HOLMEN — When Abe Molling made his first big impact with the Holmen High School football team, he was a sophomore.
He was also a linebacker and running back who made himself look right at home no matter who joined him on the field. Molling appeared just as comfortable running after the ball was thumped into his chest as he was thumping someone on the other team who was headed his way.
There was no significant pressure, but Molling played like he had something to prove while surrounded by teammates and opponents a year or two older than he was.
On Friday, Molling practiced as a senior while wearing a sweatshirt on a cool morning. He was in the role of a leader now, and everyone around him knew it.
“He’s the loud guy out there,” senior running back Drew Becker said of Molling. “He fires everyone up.”
Everything that happened last year is history now.
The broken wrist that ended last season in the middle of the third game is finally healed. The helpless feeling of standing on the sideline while watching his friends and teammates play is officially gone.
Molling plans to make a difference as a senior, and his fresh start brings with it new challenges. Not only does he have to be a stronger leader, he takes over a new roles offensively and defensively as the Vikings try to win another MVC championship after Onalaska wrestled it away from them last fall.
“If you are around the team, it’s easy to see that he has stepped up his leadership role,” Holmen coach Travis Kowalski said. “Every team needs a guy to hold teammates accountable, and he’s that guy for us.”
The wrist, which Molling thinks he may have broken in the final game of his sophomore season, is fully healed. But it led to a move from running back to tight end. He will continue to play linebacker, but it will be what Kowalski calls his “flex” defender.
Molling said that means he will play some linebacker and some defensive line.
“It means I’ll be able trying to get to the quarterback more, and I like that,” Molling said. “I’ll also be in coverage sometimes and doing some of the same things I did before.”
His ability to shine in that position would mean a lot for a defense that has nine returning starters playing a new 3-5 hybrid scheme to take advantage of its athleticism.
“This is the most athletic team we’ve had since I’ve been here,” said Kowalski, whose first Holmen team went 7-4, tied for second place in the MVC and advanced to the second round of the WIAA Division 2 playoffs last season. “That allows us to do more things, and we’ve decided to change what we do a little bit.”
The defense is led by a new coordinator — Jordan Hansen — after longtime staff member Mark Wall left after last season.
Molling, cornerback Craig Newsome Jr., linebacker Isaac Lahr and defensive back Andrew Fisher are among the players Kowalski sees as ones who could thrive in the new system.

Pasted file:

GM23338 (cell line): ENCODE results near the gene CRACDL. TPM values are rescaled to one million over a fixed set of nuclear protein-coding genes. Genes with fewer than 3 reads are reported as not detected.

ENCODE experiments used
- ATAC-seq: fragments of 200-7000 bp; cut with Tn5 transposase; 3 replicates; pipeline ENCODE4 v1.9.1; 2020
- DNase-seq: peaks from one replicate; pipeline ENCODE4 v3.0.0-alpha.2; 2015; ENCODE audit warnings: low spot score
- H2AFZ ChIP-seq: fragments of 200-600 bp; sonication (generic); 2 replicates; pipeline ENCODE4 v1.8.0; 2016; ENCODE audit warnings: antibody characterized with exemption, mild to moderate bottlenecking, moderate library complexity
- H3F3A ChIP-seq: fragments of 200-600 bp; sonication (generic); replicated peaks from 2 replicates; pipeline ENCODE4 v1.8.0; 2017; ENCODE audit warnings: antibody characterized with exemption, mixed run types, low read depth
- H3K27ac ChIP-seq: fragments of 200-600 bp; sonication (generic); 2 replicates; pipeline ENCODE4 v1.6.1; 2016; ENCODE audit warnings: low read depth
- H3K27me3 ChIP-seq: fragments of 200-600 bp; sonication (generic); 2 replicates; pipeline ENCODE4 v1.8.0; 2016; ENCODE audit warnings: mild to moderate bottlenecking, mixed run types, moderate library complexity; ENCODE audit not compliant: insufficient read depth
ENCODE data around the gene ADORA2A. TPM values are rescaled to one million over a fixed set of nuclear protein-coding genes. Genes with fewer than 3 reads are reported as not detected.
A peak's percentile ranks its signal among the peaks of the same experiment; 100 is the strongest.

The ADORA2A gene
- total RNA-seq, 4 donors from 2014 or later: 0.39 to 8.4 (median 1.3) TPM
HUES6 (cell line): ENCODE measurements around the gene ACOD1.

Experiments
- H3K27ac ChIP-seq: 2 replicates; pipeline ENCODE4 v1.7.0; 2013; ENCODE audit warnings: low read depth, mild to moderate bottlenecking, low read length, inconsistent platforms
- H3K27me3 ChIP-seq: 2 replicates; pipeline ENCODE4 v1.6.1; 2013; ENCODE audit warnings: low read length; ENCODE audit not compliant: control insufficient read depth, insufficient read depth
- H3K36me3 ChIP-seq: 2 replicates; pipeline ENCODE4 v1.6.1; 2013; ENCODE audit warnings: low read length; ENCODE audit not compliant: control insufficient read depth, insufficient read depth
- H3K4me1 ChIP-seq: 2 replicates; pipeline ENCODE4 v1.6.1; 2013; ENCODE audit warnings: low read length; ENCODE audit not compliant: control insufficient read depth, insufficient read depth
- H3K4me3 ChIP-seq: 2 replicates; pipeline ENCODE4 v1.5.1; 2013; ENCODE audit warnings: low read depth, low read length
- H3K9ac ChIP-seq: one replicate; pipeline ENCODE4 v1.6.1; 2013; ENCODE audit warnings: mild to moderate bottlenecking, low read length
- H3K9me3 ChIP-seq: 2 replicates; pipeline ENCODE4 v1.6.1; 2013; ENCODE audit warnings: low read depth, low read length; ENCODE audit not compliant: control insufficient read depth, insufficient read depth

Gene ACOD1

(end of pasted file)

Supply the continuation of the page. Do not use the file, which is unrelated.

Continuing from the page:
Molling will do whatever is asked after missing so many games as a junior.
“I expected to come in and contribute for my team last year,” said Molling, whose season ended when the injury was aggravated during a loss to the Hilltoppers. “All I wanted to do was get back on the field, and I did everything I could to do that.”
Molling actually had to do that twice since his sophomore season ended. His wrist ended up in a cast for six to eight weeks after he initially injured it, and the thought was that it healed correctly. That’s why he was on the field during the first couple of weeks as a junior.
But the wrist still bothered him.
“It felt like a sprain, and there was no way I was going to miss my junior year of football,” Molling said. “I had pain, but it wasn’t terrible.”
Every hit made Molling’s wrist worse until he was forced off the field.
“There was no going back after that,” he said.
Molling had surgery on his wrist Oct. 14 and started his path back to the field again. He’s finally reached his destination and couldn’t be more excited.
“He’s a smart kid, and that’s why can do some different things with him this year like put him at tight end,” Kowalski said of Molling. “He picked up the offense quickly.
“One of the spots he’ll play on defense is what we call the flex, and he learned that quickly. He knows the whole defense. He knows where everyone has to be, when they are supposed to shift. He’s calling it all out, and his role with us there is huge.”
While comfortable in his role, Molling has held on to that feeling as a sophomore when he had something to prove. Molling missed a bunch of games, and he’s determined to remind opponents of what he can do.
“You always have to have some kind of chip on your shoulder when you play football,” Molling said. “Being back on the field is kind of surreal, but I’m happy to be there.”